Thanks for your thoughts, Rich. You may be right about the idea that climate change is going to happen naturally with us or without us. However, much in the same way that the horse is no longer as relevant today to one's personal mobility as it once was 100+ years ago, I have a tendency to see the automobile as slowly becoming less and less relevant over the course of the next 100+ years. Who knows - perhaps we will return to the modality of the horse. Or, perhaps as a culture we will develop new behaviors and new technologies empowering economies yet to be defined (or even perceived).
Nevertheless, in my opinion, SB 375 if used effectively as a planning and resource management tool may benefit the State with more effective (and economically efficient) land-use patterns.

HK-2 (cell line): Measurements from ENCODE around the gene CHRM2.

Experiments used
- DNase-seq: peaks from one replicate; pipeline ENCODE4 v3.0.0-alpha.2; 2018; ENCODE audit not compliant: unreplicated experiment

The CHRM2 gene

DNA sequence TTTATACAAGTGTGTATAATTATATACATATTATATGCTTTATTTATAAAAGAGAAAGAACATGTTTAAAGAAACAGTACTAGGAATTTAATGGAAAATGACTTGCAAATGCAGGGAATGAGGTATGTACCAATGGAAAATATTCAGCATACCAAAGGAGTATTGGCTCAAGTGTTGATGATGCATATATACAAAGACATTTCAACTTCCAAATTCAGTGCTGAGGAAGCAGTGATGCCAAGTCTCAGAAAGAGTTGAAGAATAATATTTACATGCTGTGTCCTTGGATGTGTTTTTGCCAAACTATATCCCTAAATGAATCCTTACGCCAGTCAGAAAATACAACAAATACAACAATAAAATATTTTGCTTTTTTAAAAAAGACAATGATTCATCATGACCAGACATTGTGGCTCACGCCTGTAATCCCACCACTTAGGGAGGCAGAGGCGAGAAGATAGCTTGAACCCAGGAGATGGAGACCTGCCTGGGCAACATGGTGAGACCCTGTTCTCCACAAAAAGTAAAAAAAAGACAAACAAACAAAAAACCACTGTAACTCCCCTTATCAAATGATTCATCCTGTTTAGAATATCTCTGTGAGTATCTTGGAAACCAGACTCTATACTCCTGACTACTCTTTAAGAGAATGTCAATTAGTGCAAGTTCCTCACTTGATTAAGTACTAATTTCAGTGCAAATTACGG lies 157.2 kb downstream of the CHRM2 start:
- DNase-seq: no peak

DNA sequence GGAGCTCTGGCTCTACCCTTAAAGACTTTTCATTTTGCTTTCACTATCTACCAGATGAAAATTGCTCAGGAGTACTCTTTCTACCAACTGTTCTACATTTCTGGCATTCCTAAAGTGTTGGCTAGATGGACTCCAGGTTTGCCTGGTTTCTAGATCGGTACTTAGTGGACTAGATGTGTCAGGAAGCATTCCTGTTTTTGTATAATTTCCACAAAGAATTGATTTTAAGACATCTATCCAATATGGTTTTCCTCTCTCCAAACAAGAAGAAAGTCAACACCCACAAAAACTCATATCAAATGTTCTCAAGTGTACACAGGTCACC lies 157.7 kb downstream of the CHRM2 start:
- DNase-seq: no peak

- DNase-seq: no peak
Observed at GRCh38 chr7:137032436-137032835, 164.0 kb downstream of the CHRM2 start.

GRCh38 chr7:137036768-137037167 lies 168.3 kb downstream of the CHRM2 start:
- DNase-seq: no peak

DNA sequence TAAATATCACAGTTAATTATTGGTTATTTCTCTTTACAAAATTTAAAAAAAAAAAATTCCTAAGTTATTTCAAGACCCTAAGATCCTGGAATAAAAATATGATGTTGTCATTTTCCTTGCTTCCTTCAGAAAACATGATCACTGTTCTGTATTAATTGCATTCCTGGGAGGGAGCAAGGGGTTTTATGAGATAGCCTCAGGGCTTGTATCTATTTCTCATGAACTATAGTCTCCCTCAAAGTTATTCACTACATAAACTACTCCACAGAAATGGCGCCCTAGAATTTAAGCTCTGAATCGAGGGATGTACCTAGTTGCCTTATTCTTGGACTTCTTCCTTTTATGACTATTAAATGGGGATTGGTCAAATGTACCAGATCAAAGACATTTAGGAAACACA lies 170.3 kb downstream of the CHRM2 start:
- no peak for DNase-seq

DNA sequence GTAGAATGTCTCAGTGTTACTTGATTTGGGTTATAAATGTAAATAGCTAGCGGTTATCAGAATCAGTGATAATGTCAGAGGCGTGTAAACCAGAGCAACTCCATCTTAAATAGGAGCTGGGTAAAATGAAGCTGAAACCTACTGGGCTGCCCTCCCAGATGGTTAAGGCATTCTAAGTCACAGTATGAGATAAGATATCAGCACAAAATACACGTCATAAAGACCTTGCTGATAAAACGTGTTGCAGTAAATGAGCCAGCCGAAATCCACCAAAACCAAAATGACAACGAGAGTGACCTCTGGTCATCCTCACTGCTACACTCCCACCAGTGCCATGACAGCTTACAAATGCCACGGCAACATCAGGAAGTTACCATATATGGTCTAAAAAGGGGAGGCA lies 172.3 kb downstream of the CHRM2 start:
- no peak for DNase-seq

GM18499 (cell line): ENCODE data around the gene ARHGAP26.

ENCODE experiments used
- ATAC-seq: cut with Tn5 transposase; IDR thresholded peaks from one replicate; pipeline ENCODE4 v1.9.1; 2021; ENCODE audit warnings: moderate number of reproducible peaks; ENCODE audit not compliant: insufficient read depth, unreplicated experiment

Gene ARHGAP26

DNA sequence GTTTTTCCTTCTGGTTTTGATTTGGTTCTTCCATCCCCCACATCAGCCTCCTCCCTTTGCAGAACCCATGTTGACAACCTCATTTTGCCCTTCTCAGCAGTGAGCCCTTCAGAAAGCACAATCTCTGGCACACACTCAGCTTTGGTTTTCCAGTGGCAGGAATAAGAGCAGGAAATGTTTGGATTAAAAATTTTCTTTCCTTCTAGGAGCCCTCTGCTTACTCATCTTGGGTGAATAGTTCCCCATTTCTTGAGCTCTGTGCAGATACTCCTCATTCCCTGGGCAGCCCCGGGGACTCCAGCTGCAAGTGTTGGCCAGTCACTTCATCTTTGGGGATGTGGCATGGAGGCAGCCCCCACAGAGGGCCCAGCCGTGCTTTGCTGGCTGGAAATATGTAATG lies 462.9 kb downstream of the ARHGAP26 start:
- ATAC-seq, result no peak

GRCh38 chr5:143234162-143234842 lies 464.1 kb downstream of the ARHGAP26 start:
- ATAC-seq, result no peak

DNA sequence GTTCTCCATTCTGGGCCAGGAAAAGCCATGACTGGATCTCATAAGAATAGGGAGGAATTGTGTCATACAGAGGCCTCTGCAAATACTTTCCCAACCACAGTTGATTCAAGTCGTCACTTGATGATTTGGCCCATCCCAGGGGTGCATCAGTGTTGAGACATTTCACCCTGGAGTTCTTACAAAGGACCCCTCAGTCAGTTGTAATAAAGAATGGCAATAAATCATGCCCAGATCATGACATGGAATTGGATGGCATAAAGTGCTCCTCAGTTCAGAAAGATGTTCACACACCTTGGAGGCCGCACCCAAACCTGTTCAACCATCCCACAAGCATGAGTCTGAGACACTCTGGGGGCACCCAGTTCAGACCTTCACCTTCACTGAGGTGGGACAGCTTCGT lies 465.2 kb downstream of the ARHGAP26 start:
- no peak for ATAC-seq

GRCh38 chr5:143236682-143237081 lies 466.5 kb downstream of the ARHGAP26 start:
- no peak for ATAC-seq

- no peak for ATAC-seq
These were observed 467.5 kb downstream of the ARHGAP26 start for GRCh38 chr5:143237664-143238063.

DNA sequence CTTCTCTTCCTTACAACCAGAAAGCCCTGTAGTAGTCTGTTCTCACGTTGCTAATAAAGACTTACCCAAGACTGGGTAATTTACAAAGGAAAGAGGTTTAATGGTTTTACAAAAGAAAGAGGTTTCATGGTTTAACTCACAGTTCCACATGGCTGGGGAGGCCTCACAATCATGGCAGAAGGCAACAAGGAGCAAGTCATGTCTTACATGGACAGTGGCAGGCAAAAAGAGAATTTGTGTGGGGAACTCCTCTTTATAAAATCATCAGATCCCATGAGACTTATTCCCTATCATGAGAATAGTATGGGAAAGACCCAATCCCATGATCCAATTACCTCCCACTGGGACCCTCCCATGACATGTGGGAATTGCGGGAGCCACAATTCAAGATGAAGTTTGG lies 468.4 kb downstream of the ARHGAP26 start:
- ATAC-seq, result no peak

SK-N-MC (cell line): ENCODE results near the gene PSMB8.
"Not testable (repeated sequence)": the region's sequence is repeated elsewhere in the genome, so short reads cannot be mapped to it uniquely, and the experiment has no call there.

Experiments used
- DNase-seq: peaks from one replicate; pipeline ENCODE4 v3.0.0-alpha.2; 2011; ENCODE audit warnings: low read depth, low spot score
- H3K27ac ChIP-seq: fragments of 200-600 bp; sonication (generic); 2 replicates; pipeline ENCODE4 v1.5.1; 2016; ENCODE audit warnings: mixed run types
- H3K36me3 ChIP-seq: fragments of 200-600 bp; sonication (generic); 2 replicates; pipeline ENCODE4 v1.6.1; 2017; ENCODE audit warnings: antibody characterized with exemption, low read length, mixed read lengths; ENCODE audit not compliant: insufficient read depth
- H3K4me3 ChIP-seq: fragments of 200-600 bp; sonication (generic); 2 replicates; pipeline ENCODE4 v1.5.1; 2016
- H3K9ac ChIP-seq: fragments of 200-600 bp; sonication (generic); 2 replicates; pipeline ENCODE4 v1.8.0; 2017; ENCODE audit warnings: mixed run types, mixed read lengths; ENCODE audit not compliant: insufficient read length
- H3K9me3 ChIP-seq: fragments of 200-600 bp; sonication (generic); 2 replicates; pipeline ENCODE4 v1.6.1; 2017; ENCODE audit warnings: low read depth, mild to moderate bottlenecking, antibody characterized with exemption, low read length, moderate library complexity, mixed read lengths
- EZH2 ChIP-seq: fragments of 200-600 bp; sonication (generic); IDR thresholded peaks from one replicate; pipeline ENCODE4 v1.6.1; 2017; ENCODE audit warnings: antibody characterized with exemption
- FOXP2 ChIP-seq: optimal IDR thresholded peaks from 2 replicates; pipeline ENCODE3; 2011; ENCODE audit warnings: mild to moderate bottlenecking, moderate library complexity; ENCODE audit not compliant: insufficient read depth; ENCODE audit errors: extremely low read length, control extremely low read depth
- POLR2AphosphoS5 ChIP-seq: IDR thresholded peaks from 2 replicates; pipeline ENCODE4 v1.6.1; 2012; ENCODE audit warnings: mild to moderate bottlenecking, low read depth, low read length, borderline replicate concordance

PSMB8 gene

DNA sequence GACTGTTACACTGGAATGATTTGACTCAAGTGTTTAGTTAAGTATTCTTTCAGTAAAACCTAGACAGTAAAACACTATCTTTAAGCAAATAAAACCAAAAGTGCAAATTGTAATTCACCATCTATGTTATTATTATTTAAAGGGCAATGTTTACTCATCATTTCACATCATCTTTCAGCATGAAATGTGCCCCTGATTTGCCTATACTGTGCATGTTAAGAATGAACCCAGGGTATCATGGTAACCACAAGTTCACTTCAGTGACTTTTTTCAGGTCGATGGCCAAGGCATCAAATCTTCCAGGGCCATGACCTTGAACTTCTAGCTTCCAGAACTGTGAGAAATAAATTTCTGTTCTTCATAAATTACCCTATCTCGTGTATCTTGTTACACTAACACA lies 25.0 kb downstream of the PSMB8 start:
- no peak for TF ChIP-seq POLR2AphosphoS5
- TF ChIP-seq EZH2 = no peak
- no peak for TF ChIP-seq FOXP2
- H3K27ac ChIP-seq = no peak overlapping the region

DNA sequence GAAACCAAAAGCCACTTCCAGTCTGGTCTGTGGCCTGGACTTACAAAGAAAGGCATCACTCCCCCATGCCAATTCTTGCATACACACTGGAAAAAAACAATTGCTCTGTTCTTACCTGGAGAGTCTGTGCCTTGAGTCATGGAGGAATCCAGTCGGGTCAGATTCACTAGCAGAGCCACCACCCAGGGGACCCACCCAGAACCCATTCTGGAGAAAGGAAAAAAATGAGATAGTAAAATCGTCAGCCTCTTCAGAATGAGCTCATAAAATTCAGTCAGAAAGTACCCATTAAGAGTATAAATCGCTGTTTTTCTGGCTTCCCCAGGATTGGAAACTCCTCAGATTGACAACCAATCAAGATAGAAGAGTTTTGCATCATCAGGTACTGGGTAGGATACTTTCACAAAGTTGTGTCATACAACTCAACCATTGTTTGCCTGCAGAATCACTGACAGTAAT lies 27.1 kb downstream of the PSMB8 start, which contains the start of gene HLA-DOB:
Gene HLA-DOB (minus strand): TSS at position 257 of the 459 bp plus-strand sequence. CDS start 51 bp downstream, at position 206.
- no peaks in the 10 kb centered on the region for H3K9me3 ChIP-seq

In the 1840's, decisions were made to build transcontinental railroads. In the 1950's, decisions were made to build the interstate highway system. Personally, I welcome the continued operations and maintenance of our existing infrastructure systems (and I'm ecstatic that our forefathers had the audacity to endeavor the integrity of these systems into the fabric of our day-to-day existence).
Yet at the same time, I recognize continuous innovations and advancements are going to be made regardless of whatever regulatory framework we elect to operate within. To me, SB 375 is no more harmful to the status-quo than a thunderstorm is to the ocean.